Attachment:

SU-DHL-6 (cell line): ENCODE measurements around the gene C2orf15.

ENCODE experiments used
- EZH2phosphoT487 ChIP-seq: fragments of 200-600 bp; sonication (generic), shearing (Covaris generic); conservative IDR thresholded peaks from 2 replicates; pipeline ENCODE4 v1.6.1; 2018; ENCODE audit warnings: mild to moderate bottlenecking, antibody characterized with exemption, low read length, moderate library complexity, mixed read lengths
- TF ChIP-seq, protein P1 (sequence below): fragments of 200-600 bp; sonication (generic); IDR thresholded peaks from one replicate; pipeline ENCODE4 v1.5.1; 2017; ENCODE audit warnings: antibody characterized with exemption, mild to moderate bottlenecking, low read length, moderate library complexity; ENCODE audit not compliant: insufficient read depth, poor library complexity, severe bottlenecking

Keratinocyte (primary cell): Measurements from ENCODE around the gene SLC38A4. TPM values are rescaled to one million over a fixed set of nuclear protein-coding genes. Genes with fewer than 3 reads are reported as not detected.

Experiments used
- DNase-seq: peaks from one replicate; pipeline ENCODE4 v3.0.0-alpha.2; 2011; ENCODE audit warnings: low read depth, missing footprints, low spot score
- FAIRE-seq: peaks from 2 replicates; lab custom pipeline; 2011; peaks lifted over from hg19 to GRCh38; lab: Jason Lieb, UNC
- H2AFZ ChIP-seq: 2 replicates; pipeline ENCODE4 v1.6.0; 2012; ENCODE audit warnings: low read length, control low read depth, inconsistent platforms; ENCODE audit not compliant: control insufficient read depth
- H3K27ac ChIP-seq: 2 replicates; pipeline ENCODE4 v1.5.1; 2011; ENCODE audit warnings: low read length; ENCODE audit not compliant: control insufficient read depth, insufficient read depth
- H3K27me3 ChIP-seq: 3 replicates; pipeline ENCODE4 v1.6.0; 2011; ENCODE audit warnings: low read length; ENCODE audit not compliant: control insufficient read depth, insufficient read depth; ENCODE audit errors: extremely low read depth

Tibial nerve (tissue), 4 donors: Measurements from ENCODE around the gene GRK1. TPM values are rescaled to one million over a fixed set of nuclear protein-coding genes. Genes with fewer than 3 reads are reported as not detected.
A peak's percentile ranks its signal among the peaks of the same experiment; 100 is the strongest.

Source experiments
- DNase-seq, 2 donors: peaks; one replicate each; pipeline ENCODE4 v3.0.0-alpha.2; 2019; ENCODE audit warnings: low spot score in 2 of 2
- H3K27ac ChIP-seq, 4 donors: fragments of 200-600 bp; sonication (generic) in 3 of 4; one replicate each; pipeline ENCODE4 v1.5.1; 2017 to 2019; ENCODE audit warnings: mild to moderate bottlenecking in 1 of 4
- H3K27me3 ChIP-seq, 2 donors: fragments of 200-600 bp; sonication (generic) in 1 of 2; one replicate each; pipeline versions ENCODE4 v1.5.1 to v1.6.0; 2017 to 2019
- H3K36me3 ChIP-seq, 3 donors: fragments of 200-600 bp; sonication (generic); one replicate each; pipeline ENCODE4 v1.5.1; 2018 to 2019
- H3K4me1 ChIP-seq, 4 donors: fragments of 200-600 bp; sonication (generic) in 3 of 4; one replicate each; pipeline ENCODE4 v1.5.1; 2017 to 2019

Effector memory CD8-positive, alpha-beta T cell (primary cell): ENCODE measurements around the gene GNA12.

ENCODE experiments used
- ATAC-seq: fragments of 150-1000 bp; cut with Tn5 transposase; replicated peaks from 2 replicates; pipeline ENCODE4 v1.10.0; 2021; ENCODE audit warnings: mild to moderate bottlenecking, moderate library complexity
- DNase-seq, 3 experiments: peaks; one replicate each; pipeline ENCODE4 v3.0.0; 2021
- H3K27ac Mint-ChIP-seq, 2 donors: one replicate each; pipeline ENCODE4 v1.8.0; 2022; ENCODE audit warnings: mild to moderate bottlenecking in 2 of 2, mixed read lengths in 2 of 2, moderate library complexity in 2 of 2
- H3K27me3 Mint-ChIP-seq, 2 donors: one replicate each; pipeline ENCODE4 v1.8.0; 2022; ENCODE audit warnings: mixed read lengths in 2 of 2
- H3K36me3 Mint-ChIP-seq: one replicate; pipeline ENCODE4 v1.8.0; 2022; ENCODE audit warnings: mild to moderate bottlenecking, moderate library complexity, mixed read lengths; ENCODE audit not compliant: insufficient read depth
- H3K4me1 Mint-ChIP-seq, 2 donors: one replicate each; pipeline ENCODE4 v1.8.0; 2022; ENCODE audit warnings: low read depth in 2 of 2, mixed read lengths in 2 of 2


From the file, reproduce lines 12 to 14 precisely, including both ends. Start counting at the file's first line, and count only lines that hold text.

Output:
Tibial nerve (tissue), 4 donors: Measurements from ENCODE around the gene GRK1. TPM values are rescaled to one million over a fixed set of nuclear protein-coding genes. Genes with fewer than 3 reads are reported as not detected.
A peak's percentile ranks its signal among the peaks of the same experiment; 100 is the strongest.

Source experiments